What do Jokes, Tree Pose, and Back Scratches Have to do with Learning?

I’ve still been thinking about the Brain-Based Teaching session our Teaching Excellence Program delivered, especially the deep role emotion plays in learning.  I read Eric Jensen’s book, Teaching with the Brain in Mind several years ago and TE’s recent session reminded me of a lot of great ideas for how to incorporate positive emotions into the classroom in order to help cement those experiences and that learning into your students’ memories.  Here are some fun ideas:

Get them laughing.  If students are having fun, they’re more likely to retain that experience and that learning in their minds.  If you’re funny, you have one of the ultimate classroom tools.  If you’re not, try getting kids to feel silly to get them laughing.  In an angles unit I taught, I made the students do yoga moves so we could look at what kinds of angles our bodies were making.  We all lost our balance, felt silly, and got some fun memory triggers for acute and obtuse angles.

Use your hands.  Not only does making things tactile get the brain working in new ways, it also brings the novel and unexpected into class.  Could they touch something gooey or unusual or wet during an upcoming class?  Think about the nervous excitement that comes when you’re not sure what something will feel like – that’s a positive, fun emotion for people!  When I taught vocabulary, even with my tenth graders, we spelled our words on each other’s backs with our fingers and they had to guess the word and then use it in a sentence.  It was good practice and it felt good and sort of silly to get a little back scratch during class.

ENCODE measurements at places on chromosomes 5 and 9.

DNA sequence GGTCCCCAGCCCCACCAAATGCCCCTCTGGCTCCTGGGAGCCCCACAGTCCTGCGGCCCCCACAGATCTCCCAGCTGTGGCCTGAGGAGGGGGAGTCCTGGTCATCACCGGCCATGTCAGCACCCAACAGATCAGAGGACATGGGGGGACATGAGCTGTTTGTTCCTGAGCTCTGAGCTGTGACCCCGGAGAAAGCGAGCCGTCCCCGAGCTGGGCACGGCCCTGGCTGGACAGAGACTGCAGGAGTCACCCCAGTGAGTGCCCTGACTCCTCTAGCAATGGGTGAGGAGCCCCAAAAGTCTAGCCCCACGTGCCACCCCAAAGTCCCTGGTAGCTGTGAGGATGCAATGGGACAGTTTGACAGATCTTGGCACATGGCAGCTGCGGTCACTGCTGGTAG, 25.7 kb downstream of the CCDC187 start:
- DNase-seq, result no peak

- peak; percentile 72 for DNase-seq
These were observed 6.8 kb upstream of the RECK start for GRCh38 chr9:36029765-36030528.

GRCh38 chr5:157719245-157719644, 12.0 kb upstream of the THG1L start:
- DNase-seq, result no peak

Keep them guessing.  If there’s a mystery or puzzle and you’re excited to know the outcome, you’re definitely engaged.  Try that in the classroom by introducing a provoking question at the beginning of class that they’ll be able to guess at as they learn more, like ‘What do babies and the water cycle have in common?’ I just made that up and have no idea what an answer could be, but I bet some of you are trying to figure it out right now!  Or try using an anticipation guide where students guess the answers to new content questions and then find out if they’re right throughout the lesson.

Add a scent.  Familiar smells can often bring back strong emotion and memory, so incorporating smells into the classroom can be a fun way to activate new learning.  I tried this when I taught fifth grade and we had different scents for different math units.  When we studied fractions, for example, I brought in lemon flavoring and every day students dipped a popsicle stick in it and brought it to their desk.  On quiz day it was hilarious to see them all waving the sticks under their noses as they worked.  I’m not sure the smell actually helped them learn fractions, but it added a level of fun and novelty that probably helped it stick.

Make a connection.  If all of these ideas seem hokey or like extra work, remember the power of plain old positivity.  If you look a student in the eye and tell them what a great job they’re doing, they’re going to feel like a million dollars and remember that day and the learning that came with it, no novelty required.
 

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